May 25th, 2016
7:30 – 9:00 am CET
Chemin du Petit-Saconnex 7-9
1209 Genève, Switzerland
In the wake of the recent Ebola crisis we have seen a flurry of follow-up activities. Over the past year, the World Health Organization, multilateral organizations, and many countries have taken measures to strengthen global, regional, and national capacities in pandemic preparedness and response.
To advance the dialogue on global health security, the Graduate Institute of Geneva, the U.S. National Academy of Medicine and the Center for Global Health and Diplomacy will host a discussion alongside the 69th Annual World Health Assembly in Geneva, Switzerland.
Making It Work – Strengthening Global Health Security After Ebola will provide updates on new and emerging initiatives to support global, regional, and country-level efforts; identify the ongoing challenges that hinder governments’ and partners’ ability to achieve global health security; and examine the importance of collaboration across sectors and the engagement of non-state actors, particularly the private sector.
Awa Marie Coll-Seck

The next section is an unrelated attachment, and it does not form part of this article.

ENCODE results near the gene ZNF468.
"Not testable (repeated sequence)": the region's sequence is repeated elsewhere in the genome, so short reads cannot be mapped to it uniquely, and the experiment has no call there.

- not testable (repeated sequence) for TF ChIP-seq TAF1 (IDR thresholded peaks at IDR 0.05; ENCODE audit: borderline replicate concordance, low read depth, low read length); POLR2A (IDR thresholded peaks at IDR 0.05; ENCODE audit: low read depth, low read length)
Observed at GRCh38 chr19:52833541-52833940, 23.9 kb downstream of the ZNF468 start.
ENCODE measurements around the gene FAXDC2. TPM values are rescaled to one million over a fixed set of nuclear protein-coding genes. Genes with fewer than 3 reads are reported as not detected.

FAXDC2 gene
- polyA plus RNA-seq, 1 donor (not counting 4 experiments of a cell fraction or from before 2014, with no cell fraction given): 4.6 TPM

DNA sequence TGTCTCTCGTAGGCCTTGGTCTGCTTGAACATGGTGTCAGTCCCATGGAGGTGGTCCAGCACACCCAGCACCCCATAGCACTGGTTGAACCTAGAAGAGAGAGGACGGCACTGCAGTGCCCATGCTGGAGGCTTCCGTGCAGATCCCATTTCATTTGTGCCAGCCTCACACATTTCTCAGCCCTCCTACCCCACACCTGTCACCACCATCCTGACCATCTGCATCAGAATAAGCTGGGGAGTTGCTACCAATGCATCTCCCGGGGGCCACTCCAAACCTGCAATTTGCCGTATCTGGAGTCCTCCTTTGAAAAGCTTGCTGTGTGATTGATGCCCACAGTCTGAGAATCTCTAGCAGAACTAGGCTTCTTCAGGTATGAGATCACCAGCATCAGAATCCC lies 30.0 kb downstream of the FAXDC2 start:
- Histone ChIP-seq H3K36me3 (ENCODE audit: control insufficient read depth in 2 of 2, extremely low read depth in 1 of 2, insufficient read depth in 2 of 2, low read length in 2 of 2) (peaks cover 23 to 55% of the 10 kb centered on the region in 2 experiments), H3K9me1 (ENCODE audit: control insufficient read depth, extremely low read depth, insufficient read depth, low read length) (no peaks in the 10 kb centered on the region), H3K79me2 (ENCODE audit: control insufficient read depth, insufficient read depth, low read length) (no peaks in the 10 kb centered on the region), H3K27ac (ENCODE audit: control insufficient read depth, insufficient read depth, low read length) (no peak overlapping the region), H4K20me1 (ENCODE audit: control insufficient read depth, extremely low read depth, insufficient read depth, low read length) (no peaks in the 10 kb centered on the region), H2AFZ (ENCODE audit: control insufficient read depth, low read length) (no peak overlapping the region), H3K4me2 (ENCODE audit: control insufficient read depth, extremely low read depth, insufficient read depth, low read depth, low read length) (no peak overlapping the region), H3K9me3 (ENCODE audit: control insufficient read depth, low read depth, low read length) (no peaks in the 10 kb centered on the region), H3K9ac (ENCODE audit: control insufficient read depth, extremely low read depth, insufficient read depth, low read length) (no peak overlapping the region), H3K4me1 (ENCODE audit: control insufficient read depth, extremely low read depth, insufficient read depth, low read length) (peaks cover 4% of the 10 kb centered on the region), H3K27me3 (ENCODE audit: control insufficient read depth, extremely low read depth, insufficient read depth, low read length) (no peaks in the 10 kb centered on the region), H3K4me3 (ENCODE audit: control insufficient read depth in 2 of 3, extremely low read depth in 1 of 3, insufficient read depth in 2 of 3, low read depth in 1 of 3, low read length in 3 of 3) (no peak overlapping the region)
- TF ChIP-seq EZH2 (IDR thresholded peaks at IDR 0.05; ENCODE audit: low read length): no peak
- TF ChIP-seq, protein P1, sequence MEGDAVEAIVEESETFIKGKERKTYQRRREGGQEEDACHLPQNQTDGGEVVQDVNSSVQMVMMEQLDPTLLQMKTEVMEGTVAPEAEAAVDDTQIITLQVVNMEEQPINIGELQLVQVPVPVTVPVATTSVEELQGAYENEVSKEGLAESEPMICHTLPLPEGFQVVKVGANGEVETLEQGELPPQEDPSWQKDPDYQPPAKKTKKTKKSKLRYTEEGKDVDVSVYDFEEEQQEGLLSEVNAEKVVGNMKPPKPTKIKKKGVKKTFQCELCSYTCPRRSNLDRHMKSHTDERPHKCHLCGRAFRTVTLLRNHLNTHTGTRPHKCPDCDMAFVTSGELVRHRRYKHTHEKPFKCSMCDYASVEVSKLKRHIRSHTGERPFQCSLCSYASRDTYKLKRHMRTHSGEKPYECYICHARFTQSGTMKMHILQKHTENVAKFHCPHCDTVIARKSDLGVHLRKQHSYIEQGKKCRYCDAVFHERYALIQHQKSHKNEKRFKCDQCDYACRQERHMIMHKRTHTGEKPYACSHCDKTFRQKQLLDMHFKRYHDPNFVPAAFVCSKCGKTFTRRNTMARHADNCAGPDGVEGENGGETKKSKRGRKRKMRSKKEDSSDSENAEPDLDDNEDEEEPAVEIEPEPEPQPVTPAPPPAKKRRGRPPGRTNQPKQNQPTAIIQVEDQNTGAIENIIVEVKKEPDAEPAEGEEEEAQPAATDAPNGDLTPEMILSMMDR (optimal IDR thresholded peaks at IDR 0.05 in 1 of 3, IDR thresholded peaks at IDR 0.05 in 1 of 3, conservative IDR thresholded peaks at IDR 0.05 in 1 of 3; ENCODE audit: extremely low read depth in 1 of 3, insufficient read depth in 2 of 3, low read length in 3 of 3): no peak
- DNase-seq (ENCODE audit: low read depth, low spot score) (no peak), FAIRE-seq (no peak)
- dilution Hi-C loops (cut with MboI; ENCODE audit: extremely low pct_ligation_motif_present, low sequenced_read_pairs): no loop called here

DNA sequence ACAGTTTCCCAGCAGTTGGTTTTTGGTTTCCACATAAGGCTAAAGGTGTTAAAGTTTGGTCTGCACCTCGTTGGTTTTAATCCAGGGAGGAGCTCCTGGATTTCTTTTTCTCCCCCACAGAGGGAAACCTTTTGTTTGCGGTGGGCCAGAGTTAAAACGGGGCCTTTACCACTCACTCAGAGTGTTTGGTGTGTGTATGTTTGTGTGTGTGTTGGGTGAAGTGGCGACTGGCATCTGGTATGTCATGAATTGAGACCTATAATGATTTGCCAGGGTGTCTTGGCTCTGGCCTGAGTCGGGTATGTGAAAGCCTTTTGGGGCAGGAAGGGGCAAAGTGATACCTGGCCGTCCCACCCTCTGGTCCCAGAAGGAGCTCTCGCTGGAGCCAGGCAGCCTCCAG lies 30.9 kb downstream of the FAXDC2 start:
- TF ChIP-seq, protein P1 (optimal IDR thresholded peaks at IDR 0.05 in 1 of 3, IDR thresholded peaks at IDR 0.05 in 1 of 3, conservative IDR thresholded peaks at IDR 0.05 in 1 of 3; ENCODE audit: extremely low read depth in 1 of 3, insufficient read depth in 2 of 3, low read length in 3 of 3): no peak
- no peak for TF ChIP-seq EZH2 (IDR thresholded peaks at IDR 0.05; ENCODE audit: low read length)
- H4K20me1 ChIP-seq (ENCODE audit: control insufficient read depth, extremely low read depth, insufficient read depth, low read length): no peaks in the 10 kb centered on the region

Minister of Health and Social Action, Senegal
Head of Global Health and Healthcare Industries, World Economic Forum
Senior Director for the Health, Nutrition and Population Global Practice at the World Bank Group
Dr. Aaron Motsoaledi
Minister of Health, South Africa
Former Group CEO of Standard Chartered PLC; Senior Fellow, Mossavar-Rahmani Center for Business and Government, Harvard Kennedy School
Dr. Naoko Yamamoto
Assistant Minister for Global Health Ministry of Health, Labour and Welfare, Japan
And other Leaders of the Global Health Community
President of the U.S. National Academy of Medicine
Director of the Global Health Programme at The Global Health Center Geneva
President of the Center for Global Health and Diplomacy
The Global Health Center Geneva
The U.S. National Academy of Medicine
The Center for Global Health and Diplomacy
Invitees include high-level representatives from donor and developing country governments, multilateral organizations, global health foundations, the private sector, and civil society.